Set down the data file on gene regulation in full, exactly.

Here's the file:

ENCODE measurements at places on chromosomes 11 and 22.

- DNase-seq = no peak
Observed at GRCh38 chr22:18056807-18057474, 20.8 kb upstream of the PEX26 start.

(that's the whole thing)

ENCODE measurements at places on chromosomes 11 and 22.

- DNase-seq = no peak
Observed at GRCh38 chr22:18056807-18057474, 20.8 kb upstream of the PEX26 start.